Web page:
Neill . Braun . Llyod-Lynch

PYRAMIDEN – REMEMBERING THE FUTURE . Experimental preservation competition

design team: Kelly Neill . Devin Braun . Mary Llyod-Lynch . University of Toronto . + 120 Hours

120 Hours competition proposal.

Until recently, preservation has been thought of as an act of taxidermy. Preservation, for many, is a method of pinpointing a territory on the timeline of History and severing it from the continuously forward-moving progression of time. However, it is our opinion that preservation should not be a taxidermy—we don't want our attic to become overly cluttered with stuffed foxes, nor do we feel authorized to choose an audience worthy of being bestowed access to the Treasures of History. We do believe that the flows and loops of histories that tangle evermore through the march of time are valuable. An experimental preservation has the potential to showcase both the highlights and the shadows, the glories and the tragedies, the influential and the banal in the context of a timescape. A reach in all directions should be implemented in order to preserve one's potential to create and change.
This project aims to mark a condition and an awareness at a particular moment in time, at a particular place in the world. This act of preservation, rather than memorialize an event, object, or architecture for a specific audience, seeks to create a barometer for looking both forward and back. This particular position of 2015 in Pyramiden, Svalgard, Norway, can be used as future frameworks for peering into the climatic changes occurring at the site.
Projecting from the mountain down through the abandoned town, a linear series of steel pools punctuates the landscape, terminating where the river meets the sea. From above, the intervention is a line of square swatches of land; from the ground it is a march of silent time-keeping containers, impervious to whom or what witnesses their slow engulfment. The height of each element represents a predicted elevated sea level for each forthcoming century. These suggests a new topography of datums that will be created as a result of the melting ice caps. Inside, air is contained by heavy steel walls, isolating that particular swatch of land and the space above it from its surroundings. Mirrored surfaces on the inner walls manifest the undeniable connection to the changing environment that persists, despite the attempt of the thick walls to sever this preserved ground from its context. With reflections of the atmosphere and occasional viewers passing by, the time-pieces become reflections of the catalysts who thrust the globe into climatic disarray.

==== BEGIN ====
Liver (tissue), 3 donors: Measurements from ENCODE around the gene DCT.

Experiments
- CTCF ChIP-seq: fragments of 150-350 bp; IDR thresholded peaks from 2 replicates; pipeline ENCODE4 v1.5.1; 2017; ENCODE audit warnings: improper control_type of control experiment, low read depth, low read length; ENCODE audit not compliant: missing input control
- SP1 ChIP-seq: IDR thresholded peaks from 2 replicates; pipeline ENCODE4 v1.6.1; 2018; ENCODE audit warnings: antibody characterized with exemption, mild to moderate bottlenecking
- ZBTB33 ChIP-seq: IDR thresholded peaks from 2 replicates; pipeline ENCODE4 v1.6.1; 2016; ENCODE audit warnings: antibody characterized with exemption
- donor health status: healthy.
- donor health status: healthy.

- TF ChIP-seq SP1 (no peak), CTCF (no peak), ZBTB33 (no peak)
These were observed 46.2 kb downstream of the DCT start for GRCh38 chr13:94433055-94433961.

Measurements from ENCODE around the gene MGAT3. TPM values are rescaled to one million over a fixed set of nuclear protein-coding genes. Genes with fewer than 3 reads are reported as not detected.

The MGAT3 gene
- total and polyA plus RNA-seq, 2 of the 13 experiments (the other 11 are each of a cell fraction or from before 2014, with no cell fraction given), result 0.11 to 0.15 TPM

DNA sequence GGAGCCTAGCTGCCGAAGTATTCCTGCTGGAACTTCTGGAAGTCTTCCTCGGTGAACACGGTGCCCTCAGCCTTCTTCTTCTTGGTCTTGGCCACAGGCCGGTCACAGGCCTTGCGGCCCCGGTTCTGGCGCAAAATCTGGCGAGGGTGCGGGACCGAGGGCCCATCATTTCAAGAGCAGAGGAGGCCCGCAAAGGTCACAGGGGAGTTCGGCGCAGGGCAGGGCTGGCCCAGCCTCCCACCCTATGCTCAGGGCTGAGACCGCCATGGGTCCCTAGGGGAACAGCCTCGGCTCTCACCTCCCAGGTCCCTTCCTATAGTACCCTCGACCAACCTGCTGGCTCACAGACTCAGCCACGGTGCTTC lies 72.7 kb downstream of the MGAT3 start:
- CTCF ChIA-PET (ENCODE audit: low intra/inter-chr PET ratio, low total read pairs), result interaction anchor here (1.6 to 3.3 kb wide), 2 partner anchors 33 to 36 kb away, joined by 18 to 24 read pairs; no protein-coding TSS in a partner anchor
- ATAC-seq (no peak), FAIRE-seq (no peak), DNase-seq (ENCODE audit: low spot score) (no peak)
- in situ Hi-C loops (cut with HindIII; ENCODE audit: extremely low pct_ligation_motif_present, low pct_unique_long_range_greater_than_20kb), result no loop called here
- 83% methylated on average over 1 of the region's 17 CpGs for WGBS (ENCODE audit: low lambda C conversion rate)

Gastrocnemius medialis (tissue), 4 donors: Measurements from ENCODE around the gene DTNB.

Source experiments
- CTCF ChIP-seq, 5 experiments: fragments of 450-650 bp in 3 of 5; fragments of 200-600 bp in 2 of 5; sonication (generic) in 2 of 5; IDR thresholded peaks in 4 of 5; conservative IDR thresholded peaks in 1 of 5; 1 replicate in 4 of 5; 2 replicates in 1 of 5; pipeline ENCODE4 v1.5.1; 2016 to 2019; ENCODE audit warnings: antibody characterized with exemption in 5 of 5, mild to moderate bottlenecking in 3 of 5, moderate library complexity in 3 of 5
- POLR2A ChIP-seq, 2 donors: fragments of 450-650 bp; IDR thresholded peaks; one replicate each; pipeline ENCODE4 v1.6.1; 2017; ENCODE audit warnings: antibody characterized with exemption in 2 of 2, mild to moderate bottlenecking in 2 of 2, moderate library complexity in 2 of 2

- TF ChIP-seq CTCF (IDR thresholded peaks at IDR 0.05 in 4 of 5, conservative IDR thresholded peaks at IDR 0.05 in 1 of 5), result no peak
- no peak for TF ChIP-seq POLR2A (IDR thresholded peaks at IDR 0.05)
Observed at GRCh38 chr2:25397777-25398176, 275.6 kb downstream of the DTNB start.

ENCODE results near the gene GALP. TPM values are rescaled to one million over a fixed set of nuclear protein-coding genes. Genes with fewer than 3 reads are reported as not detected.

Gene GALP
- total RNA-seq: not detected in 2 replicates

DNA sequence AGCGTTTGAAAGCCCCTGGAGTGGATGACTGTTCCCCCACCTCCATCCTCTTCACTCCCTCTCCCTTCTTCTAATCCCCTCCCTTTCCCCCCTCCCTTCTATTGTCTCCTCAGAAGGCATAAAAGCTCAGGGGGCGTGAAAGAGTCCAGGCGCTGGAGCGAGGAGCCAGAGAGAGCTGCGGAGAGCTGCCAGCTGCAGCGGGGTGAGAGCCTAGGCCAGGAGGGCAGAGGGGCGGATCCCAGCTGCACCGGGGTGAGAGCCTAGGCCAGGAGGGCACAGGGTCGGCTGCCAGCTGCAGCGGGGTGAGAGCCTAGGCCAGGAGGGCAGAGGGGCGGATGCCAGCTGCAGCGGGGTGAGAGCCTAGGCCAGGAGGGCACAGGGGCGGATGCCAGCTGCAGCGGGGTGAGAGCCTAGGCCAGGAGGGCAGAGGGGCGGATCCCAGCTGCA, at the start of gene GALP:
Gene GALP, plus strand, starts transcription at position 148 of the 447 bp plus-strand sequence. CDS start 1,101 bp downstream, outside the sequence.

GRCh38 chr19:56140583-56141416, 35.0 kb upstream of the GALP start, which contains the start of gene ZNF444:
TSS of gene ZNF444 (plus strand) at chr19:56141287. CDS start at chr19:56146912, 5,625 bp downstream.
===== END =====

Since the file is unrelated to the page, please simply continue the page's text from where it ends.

Throughout time the role of these new figures on the landscape will transform. Initially, they will act as a new contextual intervention, co-mingling with the buildings and objects of the town. The sharp appearance of these time-keepers and their crisply-machined corners contrast the handcrafted wooden architecture of the town. Gradually these figures will age and acquire the patina of time that unites them with the rest of Pyramiden. Simultaneously, the water level will rise, and eventually, they will no longer be figures on the landscape but voids diving deep into the surface of the water; wells, once of air, anchored to the ground and surrounded by the sea. Finally, like fire to cotton, the sea levels will claim each time-piece, filling the voids one by one up the shore and through the town. The sea eventually covers all traces of these stoic timekeepers, and with the occasional glimmering reflection from the far depths, there is a reminder of what lies beneath.

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